Sedra of the Week: Terumah and Zachor

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Sedra of the Week: Terumah and Zachor

Rabbi Alex Chapper looks ahead to this week's portion of the Torah

Rabbi Alex Chapper

As this Shabbat precedes Purim, in addition to the portion of Terumah we read Zachor in which we recall how Amalek was the first to attack the Jews. “Remember what Amalek did to you on the way as you departed from Egypt… you are to erase the memory of Amalek from beneath the heaven. Do not forget.”

It is a mitzvah to hear the words of parshat Zachor; however, the double expression: “Remember – Do not forget” is puzzling; it appears to be an oxymoron, and one of these phrases must be superfluous.  

If we remember something we have not, by definition, forgotten it – and vice versa. Perhaps an insight into the subconscious will help us understand. It has been shown that if someone is nervous about falling over and all while they are walking they say to themselves: “Don’t trip over”, the likelihood is they will eventually trip over. The reason is that the unconscious mind does not hear the negative “don’t” but only the positive “trip over”.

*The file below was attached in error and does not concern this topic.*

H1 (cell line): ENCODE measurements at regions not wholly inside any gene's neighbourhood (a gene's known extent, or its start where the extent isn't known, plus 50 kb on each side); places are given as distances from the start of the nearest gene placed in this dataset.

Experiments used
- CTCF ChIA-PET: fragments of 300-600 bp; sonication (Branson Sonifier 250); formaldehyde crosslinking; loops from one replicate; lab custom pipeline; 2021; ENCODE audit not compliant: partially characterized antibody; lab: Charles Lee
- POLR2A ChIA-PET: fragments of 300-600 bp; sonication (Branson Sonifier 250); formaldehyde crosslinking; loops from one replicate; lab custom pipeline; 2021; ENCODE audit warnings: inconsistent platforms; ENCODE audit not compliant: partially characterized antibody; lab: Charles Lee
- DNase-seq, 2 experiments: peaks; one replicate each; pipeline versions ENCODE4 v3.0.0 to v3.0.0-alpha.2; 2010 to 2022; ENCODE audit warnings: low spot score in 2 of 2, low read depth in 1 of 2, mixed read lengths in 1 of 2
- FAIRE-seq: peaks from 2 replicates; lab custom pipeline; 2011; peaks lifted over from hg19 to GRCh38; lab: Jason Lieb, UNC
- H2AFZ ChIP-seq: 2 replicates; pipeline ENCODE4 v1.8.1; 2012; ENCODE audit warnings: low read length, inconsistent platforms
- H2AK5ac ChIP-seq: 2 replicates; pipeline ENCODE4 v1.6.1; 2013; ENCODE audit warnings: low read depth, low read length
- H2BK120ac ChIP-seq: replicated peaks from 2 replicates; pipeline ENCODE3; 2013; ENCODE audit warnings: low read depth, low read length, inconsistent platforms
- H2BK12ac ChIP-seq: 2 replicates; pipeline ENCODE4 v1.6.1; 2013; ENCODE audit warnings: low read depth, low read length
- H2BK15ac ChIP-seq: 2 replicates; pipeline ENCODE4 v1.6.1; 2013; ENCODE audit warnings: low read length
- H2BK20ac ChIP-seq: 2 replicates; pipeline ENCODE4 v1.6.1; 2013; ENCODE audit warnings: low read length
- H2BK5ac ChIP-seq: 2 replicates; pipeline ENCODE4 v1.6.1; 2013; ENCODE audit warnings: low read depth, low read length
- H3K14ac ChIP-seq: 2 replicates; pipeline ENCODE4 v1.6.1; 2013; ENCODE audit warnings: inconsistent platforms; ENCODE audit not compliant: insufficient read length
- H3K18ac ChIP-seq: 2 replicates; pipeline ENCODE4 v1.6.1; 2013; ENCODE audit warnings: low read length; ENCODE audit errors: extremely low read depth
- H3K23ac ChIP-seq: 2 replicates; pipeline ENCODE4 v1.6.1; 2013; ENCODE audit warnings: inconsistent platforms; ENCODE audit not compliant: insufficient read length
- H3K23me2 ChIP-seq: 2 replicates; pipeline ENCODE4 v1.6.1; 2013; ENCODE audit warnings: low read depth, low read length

If the Torah had only said: “Do not forget”, we would probably forget Amalek but, by emphasising the need to remember, it highlights passive connection is insufficient. We have to actively remember and that is why Zachor is read publicly at least once a year. This applies in all aspects of Jewish life as illustrated in Terumah when it says: “You shall make a sanctuary for Me.” 

The Sefer HaChinuch explains that spiritual achievement is made, not by contemplation alone, but through engaging in the performance of mitzvot. When we focus our minds on the positive, when we are active and say to ourselves: “I can, I will and I’ll do”, it’s the best way to ensure we always remember who and what we are and never forget.

  •   Rabbi Alex Chapper serves Borehamwood and Elstree United Synagogue

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